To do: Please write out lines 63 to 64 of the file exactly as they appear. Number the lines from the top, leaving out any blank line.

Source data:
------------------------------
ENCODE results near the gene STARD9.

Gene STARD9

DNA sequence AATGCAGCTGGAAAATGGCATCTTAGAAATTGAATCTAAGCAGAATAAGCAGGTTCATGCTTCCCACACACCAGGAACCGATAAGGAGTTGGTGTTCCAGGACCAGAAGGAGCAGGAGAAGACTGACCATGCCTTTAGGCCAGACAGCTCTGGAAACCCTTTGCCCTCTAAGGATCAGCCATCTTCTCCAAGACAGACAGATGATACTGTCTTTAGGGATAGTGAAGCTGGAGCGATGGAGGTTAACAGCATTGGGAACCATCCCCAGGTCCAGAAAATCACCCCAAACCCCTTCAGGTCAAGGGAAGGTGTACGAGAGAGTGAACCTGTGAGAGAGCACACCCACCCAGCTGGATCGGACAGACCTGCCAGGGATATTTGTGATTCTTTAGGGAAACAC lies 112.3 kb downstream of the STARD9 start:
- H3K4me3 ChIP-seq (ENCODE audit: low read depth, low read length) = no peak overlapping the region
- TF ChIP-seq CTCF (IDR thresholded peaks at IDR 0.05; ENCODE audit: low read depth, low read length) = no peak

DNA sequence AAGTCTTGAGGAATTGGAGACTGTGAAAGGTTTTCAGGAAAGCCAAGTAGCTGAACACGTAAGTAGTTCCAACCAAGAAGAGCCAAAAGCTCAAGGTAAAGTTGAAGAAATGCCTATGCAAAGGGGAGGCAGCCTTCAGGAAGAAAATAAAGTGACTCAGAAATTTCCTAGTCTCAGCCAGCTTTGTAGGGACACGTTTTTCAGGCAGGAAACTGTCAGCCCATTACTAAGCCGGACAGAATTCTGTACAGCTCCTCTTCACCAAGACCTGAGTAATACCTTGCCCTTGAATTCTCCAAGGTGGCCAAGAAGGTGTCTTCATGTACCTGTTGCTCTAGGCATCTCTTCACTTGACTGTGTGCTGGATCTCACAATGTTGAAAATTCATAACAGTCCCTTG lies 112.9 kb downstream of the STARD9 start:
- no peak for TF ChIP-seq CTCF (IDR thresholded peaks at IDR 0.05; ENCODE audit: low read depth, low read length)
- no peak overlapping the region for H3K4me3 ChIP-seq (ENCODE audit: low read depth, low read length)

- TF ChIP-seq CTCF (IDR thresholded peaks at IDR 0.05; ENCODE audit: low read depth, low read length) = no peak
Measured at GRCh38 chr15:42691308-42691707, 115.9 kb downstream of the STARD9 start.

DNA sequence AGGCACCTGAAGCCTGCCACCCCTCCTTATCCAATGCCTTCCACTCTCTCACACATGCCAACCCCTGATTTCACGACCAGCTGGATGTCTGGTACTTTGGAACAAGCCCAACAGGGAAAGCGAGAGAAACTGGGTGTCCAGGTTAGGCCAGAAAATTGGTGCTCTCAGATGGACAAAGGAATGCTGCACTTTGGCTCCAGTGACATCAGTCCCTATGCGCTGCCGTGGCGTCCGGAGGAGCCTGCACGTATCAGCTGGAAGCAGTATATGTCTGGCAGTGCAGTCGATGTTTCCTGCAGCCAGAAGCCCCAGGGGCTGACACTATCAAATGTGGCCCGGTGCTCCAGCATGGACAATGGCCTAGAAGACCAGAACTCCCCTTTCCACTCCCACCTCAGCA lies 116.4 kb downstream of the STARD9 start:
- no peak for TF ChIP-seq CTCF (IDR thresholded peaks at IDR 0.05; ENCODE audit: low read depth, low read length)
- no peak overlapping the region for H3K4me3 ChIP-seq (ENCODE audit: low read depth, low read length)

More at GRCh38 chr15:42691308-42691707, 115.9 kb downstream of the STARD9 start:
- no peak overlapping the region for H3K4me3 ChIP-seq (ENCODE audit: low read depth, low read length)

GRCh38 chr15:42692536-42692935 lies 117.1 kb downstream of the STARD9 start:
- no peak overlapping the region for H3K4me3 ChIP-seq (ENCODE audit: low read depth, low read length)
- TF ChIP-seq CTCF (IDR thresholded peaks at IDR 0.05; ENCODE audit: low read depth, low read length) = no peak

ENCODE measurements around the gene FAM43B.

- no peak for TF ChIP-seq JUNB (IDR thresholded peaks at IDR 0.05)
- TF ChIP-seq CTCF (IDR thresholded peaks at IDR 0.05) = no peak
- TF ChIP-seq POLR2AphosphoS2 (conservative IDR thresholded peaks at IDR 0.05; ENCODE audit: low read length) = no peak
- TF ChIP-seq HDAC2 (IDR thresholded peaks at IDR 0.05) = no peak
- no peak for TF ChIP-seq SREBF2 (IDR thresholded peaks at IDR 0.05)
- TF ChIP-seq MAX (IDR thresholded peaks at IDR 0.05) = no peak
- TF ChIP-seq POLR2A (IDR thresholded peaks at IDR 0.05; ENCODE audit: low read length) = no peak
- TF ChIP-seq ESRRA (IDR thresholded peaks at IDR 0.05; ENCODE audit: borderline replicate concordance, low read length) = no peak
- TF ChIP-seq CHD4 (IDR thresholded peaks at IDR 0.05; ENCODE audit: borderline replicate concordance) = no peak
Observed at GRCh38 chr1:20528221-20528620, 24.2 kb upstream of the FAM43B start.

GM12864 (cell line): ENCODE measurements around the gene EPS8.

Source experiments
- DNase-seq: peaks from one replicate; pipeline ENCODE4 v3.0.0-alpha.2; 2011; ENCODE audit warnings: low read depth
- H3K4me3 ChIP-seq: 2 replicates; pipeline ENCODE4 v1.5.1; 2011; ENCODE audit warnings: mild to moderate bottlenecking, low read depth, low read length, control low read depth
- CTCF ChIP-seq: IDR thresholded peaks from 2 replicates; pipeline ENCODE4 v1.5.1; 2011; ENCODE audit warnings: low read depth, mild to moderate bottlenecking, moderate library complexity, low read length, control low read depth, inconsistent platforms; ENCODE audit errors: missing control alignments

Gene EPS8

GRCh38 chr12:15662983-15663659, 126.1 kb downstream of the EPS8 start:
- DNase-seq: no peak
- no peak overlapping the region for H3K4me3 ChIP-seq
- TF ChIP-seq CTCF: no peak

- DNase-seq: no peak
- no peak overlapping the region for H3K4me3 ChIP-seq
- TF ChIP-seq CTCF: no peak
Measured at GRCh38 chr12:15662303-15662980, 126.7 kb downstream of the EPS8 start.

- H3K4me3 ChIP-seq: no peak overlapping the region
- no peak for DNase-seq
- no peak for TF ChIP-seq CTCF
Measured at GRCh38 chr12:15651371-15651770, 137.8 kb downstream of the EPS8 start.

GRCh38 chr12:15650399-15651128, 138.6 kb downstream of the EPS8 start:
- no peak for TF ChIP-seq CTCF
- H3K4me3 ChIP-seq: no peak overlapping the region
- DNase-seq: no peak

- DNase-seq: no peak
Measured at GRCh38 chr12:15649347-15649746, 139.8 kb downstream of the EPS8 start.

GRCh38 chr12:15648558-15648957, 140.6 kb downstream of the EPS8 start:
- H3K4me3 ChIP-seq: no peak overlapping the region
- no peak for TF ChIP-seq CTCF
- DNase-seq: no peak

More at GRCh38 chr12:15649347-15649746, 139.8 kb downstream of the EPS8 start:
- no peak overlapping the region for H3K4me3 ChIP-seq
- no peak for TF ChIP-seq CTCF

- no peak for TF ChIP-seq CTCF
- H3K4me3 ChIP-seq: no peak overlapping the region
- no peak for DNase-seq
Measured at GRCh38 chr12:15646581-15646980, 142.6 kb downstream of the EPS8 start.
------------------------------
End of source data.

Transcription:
- no peak for DNase-seq
Measured at GRCh38 chr12:15646581-15646980, 142.6 kb downstream of the EPS8 start.